© Heather Taweel/The Guardian
Katia Hughes, student at Colonel Gray High School, shows the mural entitled 'Among Those Who Stood Up' she created from a P.E.I. Newcomers Association Anti-Racism Creative Competition entry, which was on display at the Human Rights Commission's celebration of Human Rights Day 2015 held in Charlottetown on Dec. 10, 2015.
A Charlottetown high school student wants people to take a stand against racism.
Katia Hughes is one of the many students who produced creative works in recognition of Human Rights Day on Thursday.
Entitled "Among Those Who Stood Up," it was on display as part of a celebration of cultural diversity, hosted by the P.E.I. Human Rights Commission.
Her material features the faces of Nelson Mandela and Desmond Tutu, both well known for their fight against apartheid.
Hughes completed it while she was a student at Queen Charlotte Intermediate School a couple of years ago.
"I thought of all the people who stood up to (racism)'' Hughes said in describing why she decided on faces as her representation.
And, while much of the artwork on display was in colour, Hughes did hers in grey scale.
"You should see people the way they are, not based on the colour of their skin,'' she said.
Charlottetown Rural High School's gender and sexuality alliance had plenty of colour in theirs.
Alice Cheverie, a student at the Rural, said they asked students who are visible minorities to give them a quote on what diversity means to them.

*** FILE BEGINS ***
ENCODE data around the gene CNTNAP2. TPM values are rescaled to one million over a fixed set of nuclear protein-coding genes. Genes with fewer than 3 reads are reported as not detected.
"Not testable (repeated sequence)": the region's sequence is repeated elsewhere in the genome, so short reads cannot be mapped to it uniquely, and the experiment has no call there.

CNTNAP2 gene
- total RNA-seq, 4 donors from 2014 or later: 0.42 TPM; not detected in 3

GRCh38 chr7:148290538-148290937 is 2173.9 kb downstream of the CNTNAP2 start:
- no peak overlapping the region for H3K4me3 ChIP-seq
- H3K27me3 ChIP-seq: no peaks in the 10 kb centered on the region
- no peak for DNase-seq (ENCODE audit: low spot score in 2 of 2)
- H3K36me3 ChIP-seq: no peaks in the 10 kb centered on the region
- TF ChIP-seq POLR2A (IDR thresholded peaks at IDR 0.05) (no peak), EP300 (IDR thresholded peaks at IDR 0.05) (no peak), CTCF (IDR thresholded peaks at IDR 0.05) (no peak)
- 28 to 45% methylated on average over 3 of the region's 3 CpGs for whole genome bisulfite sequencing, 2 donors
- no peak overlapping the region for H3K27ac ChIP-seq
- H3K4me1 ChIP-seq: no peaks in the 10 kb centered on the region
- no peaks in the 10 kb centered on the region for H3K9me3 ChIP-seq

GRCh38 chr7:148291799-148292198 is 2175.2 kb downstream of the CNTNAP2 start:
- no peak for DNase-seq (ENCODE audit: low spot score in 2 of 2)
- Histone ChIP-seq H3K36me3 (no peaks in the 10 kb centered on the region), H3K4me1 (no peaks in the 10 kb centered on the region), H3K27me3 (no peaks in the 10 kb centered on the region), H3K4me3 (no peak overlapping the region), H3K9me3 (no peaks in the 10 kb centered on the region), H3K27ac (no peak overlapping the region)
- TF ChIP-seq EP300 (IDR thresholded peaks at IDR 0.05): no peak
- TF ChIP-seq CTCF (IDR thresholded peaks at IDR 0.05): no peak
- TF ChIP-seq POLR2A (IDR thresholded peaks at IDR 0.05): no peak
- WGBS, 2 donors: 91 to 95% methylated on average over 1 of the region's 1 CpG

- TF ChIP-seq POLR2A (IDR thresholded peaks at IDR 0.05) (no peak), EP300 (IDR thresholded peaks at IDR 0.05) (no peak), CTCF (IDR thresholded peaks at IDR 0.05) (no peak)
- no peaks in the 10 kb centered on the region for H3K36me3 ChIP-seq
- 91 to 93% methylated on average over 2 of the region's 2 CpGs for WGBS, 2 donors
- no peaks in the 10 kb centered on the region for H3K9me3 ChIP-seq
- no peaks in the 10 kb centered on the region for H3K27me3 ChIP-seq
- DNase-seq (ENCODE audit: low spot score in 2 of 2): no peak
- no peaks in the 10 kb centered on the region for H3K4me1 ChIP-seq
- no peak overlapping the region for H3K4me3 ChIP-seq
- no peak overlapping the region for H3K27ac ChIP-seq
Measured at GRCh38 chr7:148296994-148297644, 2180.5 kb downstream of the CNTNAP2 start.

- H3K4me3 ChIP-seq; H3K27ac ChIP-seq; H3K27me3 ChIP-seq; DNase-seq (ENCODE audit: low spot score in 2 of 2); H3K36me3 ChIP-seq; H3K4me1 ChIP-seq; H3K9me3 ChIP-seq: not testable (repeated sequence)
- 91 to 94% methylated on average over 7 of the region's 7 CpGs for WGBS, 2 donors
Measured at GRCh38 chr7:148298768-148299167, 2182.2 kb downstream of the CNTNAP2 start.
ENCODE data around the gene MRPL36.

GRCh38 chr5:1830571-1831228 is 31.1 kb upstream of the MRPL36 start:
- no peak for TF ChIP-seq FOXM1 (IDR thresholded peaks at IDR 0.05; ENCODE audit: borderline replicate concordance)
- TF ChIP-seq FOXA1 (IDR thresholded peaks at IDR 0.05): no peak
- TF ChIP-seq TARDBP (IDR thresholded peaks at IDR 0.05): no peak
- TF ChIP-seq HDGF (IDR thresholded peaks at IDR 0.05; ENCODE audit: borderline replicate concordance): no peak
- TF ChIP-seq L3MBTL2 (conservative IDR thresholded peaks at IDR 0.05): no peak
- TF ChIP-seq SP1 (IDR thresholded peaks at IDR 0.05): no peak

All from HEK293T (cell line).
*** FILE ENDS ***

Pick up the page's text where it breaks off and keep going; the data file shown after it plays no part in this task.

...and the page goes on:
You should see people the way they are, not based on the colour of their skin. Katia Hughes
"It's an example of how important it is to have gender and sexual equality,'' Cheverie said.
Students at Vernon River Consolidated School, Stratford elementary, Colonel Gray High School and Birchwood Intermediate were also involved in the Human Rights Day event.
Brenda Picard, executive director of the P.E.I. Human Rights Commission, started hosting these open houses on Human Rights Day three years ago.
A project officer works on resources for schools to teach children about human rights at all grade levels.
"It was also designed to fit into the curriculum that they already have so it's not an add-on. It's (about) creating an inclusive environment, creating a community of children who understand diversity,'' Picard said.
The open house is an opportunity to showcase the creative works by those students.